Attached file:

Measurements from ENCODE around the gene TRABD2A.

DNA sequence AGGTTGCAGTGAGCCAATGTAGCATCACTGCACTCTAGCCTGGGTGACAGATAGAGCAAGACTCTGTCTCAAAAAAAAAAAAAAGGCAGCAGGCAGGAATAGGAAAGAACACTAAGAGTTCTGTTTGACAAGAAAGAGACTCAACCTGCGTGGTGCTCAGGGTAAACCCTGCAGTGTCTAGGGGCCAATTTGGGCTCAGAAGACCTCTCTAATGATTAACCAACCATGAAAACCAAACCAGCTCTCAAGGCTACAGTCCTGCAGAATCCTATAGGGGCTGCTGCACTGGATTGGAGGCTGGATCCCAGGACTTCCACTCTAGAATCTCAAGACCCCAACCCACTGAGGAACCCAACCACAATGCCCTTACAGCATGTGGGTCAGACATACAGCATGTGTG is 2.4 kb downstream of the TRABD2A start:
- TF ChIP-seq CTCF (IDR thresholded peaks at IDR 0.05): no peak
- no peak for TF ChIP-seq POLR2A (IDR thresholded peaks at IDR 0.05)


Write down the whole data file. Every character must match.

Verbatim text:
Measurements from ENCODE around the gene TRABD2A.

DNA sequence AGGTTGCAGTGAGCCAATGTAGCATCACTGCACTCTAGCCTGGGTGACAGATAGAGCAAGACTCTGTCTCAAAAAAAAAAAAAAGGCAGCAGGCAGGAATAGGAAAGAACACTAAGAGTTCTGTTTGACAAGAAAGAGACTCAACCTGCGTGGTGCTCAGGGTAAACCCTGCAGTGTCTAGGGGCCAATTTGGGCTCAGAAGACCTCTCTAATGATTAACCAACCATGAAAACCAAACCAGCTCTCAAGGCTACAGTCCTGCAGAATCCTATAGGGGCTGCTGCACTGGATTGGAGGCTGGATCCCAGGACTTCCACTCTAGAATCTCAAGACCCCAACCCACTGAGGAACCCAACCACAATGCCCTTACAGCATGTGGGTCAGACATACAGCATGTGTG is 2.4 kb downstream of the TRABD2A start:
- TF ChIP-seq CTCF (IDR thresholded peaks at IDR 0.05): no peak
- no peak for TF ChIP-seq POLR2A (IDR thresholded peaks at IDR 0.05)